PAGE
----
Development of Physiologically Realistic In Vitro Models of the Gastrointestinal Tract
The gastrointestinal (GI) tract is the largest surface exposed to the environment in the human body. Intestinal absorption is the entry route for most essential nutrients and the preferred method for pharmaceutical administration. Understanding how compounds interact with and are absorbed through the small intestinal epithelium, and how they go on to affect the rest of the body, is crucial for nutritional and toxicological evaluation. Our group has developed an in vitro cell culture model of the gastrointestinal tract that includes digestion and physiologically realistic cell populations with a mucus layer. The applications of this model include predicting iron bioavailability, studying the effects of oral exposure to nanoparticles, and measuring the metabolism and toxicity of ingested chemicals or drugs. Co-cultures of absorptive and mucus-producing cells were incorporated into an existing in vitro digestion/cell culture model used to assess iron bioavailability. At physiologically relevant ratios of Caco-2 absorptive cells to HT29-MTX mucus-producing cells, a mucus layer completely covered the cell monolayer and the in vitro digestion model was nearly as responsive to changes in sample iron bioavailability as pure Caco-2 cultures. The existing in vitro digestion/Caco-2 cell culture model correlates well with human iron bioavailability studies, but, as mucus appears to play a role in iron absorption, the addition of a physiologically realistic mucus layer and goblet-type cells to this model may give more accurate iron bioavailability predictions. An in vitro cell culture model of the intestinal epithelium with absorptive, goblet, and M cells was used to study the effects of nanoparticle exposure on iron uptake and transport. Polystyrene 50 nm and 200 nm particles were found to interfere with cellular iron uptake and transport, indicating that oral exposure to nanoparticles could potentially have an effect on the normal physiological functions of intestinal epithelial cells. These preliminary results suggest that nanoparticle size, concentration, and charge can influence the uptake and transport of iron. Microscale cell culture analogs (microCCAs) are used to study the metabolism and toxicity of a chemical or drug. These in vitro devices are physical replicas of physiologically based pharmacokinetic models that combine microfabrication and cell culture. A GI tract microCCA, together with a multi-chamber silicon chip microCCA, has been used to recreate the toxic effects of acetaminophen. Proof of concept experiments show that acetaminophen passes through the in vitro intestinal epithelium and is metabolized by liver cells, resulting in liver cell toxicity.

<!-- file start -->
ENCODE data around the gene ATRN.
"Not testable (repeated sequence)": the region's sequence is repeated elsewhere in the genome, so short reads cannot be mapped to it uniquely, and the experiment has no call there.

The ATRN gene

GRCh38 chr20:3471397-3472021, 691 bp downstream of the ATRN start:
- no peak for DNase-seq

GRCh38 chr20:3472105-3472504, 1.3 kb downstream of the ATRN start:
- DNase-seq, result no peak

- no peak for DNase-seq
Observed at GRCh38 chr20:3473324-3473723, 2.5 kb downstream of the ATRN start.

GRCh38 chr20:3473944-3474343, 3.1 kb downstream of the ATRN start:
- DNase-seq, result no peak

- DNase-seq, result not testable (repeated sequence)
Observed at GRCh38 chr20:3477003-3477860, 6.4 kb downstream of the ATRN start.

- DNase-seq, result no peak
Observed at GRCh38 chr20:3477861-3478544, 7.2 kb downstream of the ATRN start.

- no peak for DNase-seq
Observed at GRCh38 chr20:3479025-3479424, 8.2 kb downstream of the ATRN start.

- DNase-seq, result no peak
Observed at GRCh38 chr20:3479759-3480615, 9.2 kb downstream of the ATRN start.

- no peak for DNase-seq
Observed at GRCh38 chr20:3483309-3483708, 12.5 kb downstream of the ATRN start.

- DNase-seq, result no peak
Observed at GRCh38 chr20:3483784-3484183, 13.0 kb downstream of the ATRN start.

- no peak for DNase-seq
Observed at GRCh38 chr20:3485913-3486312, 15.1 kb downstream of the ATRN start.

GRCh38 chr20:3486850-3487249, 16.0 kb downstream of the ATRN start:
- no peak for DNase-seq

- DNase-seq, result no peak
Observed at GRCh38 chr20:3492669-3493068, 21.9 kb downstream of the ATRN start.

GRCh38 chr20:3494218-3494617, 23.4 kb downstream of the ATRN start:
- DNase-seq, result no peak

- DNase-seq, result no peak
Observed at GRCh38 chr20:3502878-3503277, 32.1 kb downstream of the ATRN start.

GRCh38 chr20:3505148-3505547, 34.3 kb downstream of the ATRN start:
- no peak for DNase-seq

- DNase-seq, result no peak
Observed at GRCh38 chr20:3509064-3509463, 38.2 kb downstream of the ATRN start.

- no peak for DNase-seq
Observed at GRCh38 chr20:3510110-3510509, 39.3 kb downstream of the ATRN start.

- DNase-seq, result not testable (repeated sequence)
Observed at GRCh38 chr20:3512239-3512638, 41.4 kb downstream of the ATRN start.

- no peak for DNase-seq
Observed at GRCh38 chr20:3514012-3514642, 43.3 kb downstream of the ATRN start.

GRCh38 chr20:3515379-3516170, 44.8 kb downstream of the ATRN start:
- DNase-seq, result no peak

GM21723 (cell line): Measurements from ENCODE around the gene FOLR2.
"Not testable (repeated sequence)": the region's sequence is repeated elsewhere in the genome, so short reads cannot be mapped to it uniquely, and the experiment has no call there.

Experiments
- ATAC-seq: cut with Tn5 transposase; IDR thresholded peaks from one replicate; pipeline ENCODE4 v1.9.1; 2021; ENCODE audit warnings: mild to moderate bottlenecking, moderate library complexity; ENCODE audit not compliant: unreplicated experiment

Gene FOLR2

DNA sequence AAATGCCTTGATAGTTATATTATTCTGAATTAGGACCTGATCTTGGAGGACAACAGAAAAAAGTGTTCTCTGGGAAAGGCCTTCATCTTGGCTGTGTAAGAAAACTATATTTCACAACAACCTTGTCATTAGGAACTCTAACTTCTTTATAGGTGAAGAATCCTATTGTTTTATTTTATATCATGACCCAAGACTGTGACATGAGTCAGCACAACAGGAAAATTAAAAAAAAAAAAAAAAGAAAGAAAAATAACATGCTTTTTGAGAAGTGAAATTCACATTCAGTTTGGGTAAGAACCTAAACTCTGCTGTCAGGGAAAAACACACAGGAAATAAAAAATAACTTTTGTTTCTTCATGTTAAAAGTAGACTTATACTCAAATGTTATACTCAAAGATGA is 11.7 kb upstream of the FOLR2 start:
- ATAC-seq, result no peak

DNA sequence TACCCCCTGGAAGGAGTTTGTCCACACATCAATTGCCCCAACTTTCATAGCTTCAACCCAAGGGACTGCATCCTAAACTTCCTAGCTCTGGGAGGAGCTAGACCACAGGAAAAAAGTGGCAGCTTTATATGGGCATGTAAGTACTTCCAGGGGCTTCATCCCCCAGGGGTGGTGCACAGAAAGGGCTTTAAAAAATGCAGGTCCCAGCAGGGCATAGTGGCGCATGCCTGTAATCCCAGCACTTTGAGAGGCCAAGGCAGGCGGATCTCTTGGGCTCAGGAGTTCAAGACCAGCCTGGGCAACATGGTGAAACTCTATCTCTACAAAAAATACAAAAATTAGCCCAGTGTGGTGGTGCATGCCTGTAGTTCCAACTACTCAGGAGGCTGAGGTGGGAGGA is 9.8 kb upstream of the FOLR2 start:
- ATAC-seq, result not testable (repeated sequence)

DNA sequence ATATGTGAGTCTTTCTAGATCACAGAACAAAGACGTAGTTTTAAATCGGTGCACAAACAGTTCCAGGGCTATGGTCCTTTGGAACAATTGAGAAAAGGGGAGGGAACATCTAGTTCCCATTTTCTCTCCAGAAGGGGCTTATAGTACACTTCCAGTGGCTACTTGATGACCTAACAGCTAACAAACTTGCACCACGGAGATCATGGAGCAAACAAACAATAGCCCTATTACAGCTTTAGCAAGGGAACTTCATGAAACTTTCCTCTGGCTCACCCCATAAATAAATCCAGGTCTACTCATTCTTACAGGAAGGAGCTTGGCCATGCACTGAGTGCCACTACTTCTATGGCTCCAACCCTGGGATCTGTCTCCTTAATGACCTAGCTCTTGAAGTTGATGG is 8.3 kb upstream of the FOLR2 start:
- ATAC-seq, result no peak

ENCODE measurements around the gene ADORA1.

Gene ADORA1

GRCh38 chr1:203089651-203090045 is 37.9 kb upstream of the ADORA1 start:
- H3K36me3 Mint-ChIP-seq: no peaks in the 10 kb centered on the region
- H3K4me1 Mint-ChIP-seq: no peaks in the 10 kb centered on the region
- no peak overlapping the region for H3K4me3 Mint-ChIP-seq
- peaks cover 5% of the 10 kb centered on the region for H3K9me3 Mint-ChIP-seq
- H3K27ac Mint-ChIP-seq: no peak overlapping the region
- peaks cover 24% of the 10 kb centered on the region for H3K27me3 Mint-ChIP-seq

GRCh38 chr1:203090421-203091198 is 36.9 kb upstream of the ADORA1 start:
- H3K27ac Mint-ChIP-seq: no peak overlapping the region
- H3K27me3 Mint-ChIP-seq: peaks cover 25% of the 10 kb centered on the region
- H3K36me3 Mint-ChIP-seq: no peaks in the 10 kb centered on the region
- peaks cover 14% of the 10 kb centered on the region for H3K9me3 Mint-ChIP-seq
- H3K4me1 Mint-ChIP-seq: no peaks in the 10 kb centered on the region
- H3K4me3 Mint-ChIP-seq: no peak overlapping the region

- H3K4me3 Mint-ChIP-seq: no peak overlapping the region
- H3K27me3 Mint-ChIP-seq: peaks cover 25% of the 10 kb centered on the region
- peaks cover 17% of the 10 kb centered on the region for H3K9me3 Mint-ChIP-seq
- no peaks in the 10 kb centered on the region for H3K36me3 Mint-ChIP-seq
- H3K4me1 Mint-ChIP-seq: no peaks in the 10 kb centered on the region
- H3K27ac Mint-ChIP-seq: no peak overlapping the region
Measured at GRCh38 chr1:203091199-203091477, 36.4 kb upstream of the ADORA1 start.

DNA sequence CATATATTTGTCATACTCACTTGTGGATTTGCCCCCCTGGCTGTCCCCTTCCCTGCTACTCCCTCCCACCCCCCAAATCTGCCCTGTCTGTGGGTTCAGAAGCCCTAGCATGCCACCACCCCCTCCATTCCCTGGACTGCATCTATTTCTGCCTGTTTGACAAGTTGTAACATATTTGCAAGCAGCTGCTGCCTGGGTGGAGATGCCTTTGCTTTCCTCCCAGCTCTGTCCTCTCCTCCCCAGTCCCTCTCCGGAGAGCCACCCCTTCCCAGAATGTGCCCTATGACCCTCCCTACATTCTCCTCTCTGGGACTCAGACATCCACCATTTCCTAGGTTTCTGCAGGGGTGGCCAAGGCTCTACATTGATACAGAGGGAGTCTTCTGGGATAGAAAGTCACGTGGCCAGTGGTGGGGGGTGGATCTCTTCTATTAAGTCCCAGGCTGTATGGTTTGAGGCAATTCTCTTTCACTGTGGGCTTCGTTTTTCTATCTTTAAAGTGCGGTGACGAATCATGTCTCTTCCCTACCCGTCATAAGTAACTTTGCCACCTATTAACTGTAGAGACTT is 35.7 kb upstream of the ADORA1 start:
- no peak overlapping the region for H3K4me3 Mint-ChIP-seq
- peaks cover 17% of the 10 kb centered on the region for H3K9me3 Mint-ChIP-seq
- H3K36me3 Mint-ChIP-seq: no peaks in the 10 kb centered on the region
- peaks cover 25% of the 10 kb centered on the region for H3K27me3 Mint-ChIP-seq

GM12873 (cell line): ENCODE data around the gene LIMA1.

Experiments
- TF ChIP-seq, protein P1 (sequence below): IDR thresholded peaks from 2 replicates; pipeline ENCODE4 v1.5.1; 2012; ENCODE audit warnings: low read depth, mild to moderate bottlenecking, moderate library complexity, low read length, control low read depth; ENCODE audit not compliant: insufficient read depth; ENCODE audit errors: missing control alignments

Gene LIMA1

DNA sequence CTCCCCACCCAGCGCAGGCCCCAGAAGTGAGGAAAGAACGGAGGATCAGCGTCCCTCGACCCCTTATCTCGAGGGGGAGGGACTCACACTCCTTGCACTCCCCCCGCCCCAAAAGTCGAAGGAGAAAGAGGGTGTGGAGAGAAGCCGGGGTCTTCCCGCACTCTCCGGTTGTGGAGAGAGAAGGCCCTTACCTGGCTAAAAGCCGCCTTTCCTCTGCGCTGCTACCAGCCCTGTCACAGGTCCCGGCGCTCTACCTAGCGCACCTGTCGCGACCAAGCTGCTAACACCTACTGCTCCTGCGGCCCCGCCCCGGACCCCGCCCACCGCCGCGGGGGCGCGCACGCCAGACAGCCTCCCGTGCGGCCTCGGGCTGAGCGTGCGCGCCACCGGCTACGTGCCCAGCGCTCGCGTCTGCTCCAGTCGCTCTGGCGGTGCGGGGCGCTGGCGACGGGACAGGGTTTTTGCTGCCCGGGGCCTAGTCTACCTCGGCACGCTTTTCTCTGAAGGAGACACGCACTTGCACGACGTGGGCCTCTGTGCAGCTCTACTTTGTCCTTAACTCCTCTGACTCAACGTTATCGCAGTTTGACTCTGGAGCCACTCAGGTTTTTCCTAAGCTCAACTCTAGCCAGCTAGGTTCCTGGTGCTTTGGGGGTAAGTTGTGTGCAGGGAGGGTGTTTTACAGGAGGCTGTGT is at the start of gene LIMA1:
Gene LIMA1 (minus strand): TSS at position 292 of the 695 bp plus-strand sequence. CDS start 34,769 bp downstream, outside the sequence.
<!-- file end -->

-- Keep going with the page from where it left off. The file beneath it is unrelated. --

cell culture, Caco-2, HT29-MTX, mucus layer, M cells, in vitro digestion, iron bioavailability, iron uptake, iron transport, nanoparticle toxicity, microscale cell culture analog, microCCA, PBPK, ADMET, acetaminophen
Financial support for this work was provided by the Nanobiotechnology Center (NBTC), an STC Program of the National Science Foundation, under Agreement No. ECS-9876771; the New York State Office of Science, Technology and Academic Research (NYSTAR) program through a grant to MLS as a NYSTAR Distinguished Professor; and Army Corp of Engineers under Agreement ID W9132T-07-2-0010. Parts of this work were performed at the Cornell NanoScale Facility, a member of the National Nanotechnology Infrastructure Network that is supported by the National Science Foundation (Grant ECS-0335765), and the USDA-ARS US Plant, Soil and Nutrition Laboratory.
gastrointestinal tract; in vitro
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dissertation or thesis